2013-02-21 / Entertainment

Re-enacting History, One War At A Time

By Nick Malawskey


CARLISLE, Pa. (AP) – To the uninitiated observer there is something a little disorienting about being in a room with 300- odd years worth of living military history re-enactors, where fulldress French and Indian War militia rub shoulders with World War II German Wehrmacht soldiers, as a World War I British soldier trades tips about where to buy boots with a Russian Army paratrooper.

A glance around the U.S. Army Heritage and Education Center in Carlisle at Saturday's re-enactor recruitment event shows a lot of fresh, young faces wearing uniforms of all types – a surreal moving montage of American history. With the 150th anniversary of Gettysburg around the corner, historical re-enacting has an opportunity to reinvigorate itself as events pique interest in the nation’s history.

Structurally, re-enacting is broken by time periods (say Civil War or World War I) then individuals are split between units (all of which are based on historical military units) on each side of the conflict. And while it’s easy to paint this hobby in broad brushstrokes as an odd American fetish, people have been re-enacting the past for thousands of years.

In their coliseum in Rome, Romans re-created historical Greek battles (now granted, no one is forcing modern men and women to choose between period dress and lions). In modern England and France, there are groups dedicated to the Dark Ages and the Napoleonic wars, even as other groups maintain World War II fighter planes and bombers for display.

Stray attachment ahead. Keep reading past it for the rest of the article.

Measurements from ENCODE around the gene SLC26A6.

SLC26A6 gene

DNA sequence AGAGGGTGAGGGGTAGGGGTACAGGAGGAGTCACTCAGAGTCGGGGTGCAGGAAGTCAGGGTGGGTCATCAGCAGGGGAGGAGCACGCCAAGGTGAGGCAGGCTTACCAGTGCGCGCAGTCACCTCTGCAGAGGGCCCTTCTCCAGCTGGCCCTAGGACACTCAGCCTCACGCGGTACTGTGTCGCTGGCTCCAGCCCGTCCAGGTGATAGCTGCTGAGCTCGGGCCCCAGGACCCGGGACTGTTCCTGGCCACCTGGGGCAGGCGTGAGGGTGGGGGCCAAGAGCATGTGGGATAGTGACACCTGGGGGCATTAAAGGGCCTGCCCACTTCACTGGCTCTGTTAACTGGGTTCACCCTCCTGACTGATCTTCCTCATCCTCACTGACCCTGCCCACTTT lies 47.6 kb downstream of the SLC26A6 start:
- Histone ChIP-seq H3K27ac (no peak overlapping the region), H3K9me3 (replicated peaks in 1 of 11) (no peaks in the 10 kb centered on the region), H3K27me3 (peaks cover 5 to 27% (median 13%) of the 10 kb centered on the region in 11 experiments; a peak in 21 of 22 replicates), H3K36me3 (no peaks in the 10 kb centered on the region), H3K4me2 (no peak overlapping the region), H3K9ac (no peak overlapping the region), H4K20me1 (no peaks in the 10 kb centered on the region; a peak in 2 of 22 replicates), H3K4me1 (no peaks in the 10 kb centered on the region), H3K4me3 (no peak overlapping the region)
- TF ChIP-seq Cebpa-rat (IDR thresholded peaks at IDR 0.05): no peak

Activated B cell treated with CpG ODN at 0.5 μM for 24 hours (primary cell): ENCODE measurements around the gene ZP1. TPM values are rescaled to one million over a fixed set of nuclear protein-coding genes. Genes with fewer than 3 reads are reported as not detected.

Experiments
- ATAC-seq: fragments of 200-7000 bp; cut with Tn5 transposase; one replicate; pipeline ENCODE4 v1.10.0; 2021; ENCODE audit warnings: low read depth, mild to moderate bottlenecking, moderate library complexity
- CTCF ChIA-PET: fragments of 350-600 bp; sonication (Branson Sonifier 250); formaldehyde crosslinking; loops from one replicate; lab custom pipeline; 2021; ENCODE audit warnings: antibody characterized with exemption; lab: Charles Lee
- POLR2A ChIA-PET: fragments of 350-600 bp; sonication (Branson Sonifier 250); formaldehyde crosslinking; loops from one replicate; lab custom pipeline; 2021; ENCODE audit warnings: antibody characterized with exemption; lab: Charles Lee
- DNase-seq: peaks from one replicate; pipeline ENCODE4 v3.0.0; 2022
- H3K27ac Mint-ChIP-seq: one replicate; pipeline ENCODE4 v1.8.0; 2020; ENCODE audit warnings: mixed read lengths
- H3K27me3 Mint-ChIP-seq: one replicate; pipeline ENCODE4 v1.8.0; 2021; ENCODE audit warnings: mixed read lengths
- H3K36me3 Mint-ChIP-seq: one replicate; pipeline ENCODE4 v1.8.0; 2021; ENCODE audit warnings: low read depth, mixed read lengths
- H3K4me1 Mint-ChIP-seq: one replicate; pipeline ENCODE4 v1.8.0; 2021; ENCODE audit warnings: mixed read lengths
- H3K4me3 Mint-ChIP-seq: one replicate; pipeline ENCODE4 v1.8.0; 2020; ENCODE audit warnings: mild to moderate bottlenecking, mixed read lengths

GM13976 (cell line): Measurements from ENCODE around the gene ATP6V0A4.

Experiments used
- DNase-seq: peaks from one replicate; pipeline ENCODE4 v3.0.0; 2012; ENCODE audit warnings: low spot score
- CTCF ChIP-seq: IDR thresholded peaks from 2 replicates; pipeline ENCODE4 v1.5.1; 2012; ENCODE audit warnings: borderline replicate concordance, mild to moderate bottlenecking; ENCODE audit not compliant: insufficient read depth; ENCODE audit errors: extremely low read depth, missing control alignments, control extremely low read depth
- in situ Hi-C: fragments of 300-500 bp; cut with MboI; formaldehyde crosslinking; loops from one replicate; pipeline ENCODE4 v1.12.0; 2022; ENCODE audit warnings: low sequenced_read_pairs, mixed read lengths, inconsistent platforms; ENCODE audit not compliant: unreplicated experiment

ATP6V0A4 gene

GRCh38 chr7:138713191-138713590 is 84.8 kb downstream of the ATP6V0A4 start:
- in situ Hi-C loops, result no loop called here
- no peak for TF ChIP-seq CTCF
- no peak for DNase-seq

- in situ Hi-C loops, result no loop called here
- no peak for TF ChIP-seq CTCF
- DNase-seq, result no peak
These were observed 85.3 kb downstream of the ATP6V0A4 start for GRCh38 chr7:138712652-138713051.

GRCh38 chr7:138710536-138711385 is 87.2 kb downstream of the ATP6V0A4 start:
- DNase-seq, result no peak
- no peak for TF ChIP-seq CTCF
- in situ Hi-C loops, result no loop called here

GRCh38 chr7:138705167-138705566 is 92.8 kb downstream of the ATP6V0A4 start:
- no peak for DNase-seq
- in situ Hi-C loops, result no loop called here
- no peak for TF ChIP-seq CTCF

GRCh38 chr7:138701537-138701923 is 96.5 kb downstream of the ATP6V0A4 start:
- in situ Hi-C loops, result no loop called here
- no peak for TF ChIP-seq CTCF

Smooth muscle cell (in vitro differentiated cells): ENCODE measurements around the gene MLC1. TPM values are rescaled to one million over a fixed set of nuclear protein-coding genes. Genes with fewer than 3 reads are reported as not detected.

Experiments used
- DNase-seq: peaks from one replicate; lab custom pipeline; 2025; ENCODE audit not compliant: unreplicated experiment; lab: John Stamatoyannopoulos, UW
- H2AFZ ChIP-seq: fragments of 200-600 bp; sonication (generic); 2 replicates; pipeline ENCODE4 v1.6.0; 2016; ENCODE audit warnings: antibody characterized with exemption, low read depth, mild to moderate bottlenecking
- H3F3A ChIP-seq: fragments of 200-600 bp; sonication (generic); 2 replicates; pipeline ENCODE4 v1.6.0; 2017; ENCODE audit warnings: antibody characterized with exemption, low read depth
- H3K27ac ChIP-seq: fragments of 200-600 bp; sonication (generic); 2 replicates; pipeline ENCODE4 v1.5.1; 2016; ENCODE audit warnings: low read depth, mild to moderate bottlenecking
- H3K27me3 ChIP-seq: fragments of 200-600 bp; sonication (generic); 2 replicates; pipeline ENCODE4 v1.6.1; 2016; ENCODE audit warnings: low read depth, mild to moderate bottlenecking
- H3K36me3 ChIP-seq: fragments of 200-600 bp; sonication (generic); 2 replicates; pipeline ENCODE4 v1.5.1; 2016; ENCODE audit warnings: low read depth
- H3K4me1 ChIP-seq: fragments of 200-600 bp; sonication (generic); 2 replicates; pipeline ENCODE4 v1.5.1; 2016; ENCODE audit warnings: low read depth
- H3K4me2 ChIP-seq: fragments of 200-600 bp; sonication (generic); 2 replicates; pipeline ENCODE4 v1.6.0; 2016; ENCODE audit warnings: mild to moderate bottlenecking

Re-enactor recruitment event at the Army Heritage Center View full size Emmitt Greenleaf, a 20-year army veteran, talks with K.C. Kirkman and Levi Taylor, both portraying World War II soldiers, at the re-enactor recruitment event at the Army Heritage Center. A range of historical periods were represented, from the 17th Century to the 20th Century. Joe Hermitt, PennLive.com

Some people work on cars, or go bird watching. Some people dress up in wool surcoats and lug muskets – or semiautomatic World War II rifles – around grassy fields in New York and Pennsylvania.

The hobby is expensive, (a full-dress uniform with equipment can easily run several thousands dollars) time consuming and can bring on skeptical looks from the general public.

It begs the question: Why bother?

“If you really want to learn history . there is a world of difference between reading a book and putting on a uniform,” said John Gildersleeve, of Winchester Va.

A history book can tell broadly why something happened. But only by tugging on the boots can history buffs get a real feel for how it happened.

Enzo Carr can speak at length about what a pain it is to keep a U.S. Army dress uniform in tip-top shape. The young man can also talk in detail about the pros and cons of the various weapons used by the Army in World War II.

He was defending his unit's M1919 A4 machine gun (lovingly named “Wilma”) from the weathered eye of Gildersleeve, who was playing one of any re-enactor's favorite past-times: grilling a younger re-enactor on the finer points of his or her equipment.

“What’s the difference in the cyclical rate between an A6 and an A4?” Gildersleeve asked a khaki-clad Carr. Carr, to his credit, knew the answer and fired back a bunch of technical information on the weapon's performance.